While the pandemic stifled economic growth across the country, Roanoke saw an increase in development in 2020.
The heart of downtown is now home to two historic buildings with a host of new tenants. Waterfield Enterprises transformed a building – that formerly housed a hardware store, grocery store, antique shop and a butcher – into an indoor mall on the 100 block of Main Street, and another developer turned a large building at 212 N. Main St. into multiple retail spaces, allowing a handful of new businesses to move into town.
“It’s changed so much. It’s grown so much,” Saving Grace Vintage owner Pam Kessie said. “There are so many more stops on your trip to Roanoke now… A lot of people come to just have a day away. Roanoke is a very popular place for family outings, a girls day out. Now the guys can go to the Copper Still, and the ladies can go to the tea room at Parker Grace. There aren’t many little towns like this where you have so many great options to eat and shop.”
The Copper Still, Saving Grace, Spoonful of Sugar, Absolute Knead, 7 CBD Store, Parker Grace, Ella Chic, The Upstairs and Indiana Skincare are just some of the new additions since last year.
Kessie, who is also a member of the Roanoke Chamber of Commerce, said her company decided to relocate to Roanoke because they noticed how a lot of people were committed to making Roanoke not just a small town – but a destination.
“It feels great to see all the development and collaboration. If people come to visit mainstays like Joseph Decuis, Moose and Mollie's, The Paper Moon or the barn sales – we all work really closely together to promote each other… We’ve really embraced the small-town feel, working together to make this a destination.”
Joseph Decuis owner Alice Eshelman said she thinks the town would be succeeding better without the pandemic, but the long-time business owner said they have been creative to persevere through the economic woes in order to follow through with the town’s plans to grow.
“There’s a new synergy with new people opening shops and others re-opening and growing,” Eshelman said. “It brings people to town. I think everyone has been very cautious and worked very hard to be safe, and we are still making progress.”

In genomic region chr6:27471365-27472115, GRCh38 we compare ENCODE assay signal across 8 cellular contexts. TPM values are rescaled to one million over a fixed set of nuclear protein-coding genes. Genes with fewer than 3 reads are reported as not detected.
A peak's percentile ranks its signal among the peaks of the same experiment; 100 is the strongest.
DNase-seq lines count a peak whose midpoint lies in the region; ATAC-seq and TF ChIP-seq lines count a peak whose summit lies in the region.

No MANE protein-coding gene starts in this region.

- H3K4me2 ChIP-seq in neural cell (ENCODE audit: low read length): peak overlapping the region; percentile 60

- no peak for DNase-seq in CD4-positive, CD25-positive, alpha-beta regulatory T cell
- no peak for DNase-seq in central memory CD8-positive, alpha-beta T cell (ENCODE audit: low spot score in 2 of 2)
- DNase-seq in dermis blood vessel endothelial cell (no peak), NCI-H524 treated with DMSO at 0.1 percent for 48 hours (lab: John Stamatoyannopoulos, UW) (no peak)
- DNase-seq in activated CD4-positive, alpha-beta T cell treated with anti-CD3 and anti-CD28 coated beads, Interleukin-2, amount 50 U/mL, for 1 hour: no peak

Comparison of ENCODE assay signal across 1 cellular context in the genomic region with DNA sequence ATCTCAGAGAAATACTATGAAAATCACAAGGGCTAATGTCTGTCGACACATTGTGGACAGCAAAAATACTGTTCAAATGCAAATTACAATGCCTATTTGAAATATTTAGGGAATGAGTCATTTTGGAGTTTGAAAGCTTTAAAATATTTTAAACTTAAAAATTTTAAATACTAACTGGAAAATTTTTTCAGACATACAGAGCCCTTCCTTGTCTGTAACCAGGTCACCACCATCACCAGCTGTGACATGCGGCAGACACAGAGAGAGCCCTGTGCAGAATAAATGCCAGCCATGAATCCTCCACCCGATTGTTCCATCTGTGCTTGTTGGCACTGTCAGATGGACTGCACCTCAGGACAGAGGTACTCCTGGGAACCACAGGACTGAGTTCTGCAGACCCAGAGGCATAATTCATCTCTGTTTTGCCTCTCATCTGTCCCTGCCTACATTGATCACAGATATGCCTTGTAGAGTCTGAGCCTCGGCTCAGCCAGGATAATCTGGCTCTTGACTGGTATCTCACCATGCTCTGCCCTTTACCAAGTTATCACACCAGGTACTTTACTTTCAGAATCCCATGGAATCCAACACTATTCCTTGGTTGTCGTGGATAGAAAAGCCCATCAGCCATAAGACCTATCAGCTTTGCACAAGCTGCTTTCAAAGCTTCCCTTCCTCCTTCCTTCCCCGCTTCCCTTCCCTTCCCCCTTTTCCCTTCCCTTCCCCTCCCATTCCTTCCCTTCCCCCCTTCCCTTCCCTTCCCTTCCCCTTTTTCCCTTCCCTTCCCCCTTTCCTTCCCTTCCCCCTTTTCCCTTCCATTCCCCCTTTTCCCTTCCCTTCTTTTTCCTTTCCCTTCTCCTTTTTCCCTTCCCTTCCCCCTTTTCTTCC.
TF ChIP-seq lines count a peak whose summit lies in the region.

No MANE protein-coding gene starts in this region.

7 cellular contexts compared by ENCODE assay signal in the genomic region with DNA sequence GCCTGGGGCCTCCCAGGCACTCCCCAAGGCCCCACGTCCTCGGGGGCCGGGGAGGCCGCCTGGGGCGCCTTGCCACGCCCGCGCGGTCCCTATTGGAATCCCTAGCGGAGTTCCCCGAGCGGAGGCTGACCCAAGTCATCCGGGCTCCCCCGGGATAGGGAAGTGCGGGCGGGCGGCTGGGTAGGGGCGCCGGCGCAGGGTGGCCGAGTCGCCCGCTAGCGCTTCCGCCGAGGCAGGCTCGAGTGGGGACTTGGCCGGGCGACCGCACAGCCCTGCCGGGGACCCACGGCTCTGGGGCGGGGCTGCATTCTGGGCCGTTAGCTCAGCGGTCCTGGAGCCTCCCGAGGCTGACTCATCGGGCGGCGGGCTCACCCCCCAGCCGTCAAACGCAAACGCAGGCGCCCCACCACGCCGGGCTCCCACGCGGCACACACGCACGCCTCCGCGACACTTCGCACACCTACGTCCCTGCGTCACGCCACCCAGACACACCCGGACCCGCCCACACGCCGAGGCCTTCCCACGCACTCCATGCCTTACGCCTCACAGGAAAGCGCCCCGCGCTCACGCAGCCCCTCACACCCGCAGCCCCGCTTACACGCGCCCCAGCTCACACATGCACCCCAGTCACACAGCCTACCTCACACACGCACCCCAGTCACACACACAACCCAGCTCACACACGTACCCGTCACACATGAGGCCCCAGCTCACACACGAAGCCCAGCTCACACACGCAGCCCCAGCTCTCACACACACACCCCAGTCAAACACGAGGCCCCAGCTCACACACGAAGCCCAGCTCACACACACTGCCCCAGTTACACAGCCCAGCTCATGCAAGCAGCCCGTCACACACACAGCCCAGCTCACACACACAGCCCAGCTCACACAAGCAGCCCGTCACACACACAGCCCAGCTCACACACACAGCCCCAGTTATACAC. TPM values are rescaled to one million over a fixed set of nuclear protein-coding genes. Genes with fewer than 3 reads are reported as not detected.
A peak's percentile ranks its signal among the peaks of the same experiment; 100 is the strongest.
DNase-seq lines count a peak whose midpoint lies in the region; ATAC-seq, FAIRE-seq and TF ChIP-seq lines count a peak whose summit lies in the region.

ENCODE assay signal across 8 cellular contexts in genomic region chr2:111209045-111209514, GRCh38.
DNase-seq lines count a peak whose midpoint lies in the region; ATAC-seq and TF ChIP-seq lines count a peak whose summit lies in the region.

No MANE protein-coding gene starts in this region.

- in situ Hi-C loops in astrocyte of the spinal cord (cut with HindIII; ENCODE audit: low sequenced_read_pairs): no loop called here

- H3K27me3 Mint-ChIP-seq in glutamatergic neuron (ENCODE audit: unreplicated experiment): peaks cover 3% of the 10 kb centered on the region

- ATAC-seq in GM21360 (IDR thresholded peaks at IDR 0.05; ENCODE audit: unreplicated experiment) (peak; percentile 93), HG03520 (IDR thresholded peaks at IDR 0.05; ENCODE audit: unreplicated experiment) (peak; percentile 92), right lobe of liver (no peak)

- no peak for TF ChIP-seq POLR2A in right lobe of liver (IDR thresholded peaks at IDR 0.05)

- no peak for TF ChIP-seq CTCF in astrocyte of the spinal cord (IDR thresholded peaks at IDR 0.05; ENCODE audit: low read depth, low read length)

Copper Still co-owner Debra Doctor said while it’s been difficult to open a new business right before the novel coronavirus began causing issues in the community, she’s happy to be in Roanoke.
“We feel like the groundwork that has been laid here by the Eshelmans and other interested parties here in Roanoke. It has really set up this little community for continued growth,” Doctor said. “Many customers come in and say they didn’t know this cute little town existed. It just draws people in – to check out the shops, check out the little restaurants.”
Absolute Knead lead esthetician Shannon Schoeff grew up in Markle and says it’s nice to see so many local businesses in such close proximity.
“I feel like you always had to go to Fort Wayne to get stuff done, but now that it’s a little bit closer to home, we get to stay true to the small town feel without having to go all the way to Fort Wayne to get services done,” Schoeff said.
While Absolute Knead held a grand opening in September, the company is continuing to expand its full service spa.
Eshelman said Roanoke is beginning to offer things she never could have imagined.
“You can go and sit at Absolute Knead’s oxygen bar. I mean, how California is that, and this is Roanoke,” she said with a laugh. “It’s so big city here in little Roanoke.”
Many shop owners described going to curbside pickup and online sales to get through the shutdown last spring, but most owners reported a recent uptick in interest from people as far as Indianapolis.
“I think right now people are really enjoying shopping local and visiting small towns,” Kessie said. "The town has been growing like crazy since we moved here.”
Although shutdowns caused Joseph Decuis to shutter its restaurant and lay off a lot of workers, something Eshelman said was the hardest thing for her, she said it’s exciting to look around at her new neighbors and think about the future of Roanoke.
“I think in Roanoke we’ve all struggled, but we’ve persevered and held strong. I think we are stronger for it. What the government did put major constraints on all of us,” Eshelman said, adding that she knows the restrictions were made with good intentions. “Overall I think we all want to get going and get a good, healthy start to 2021, and we are headed in that direction.”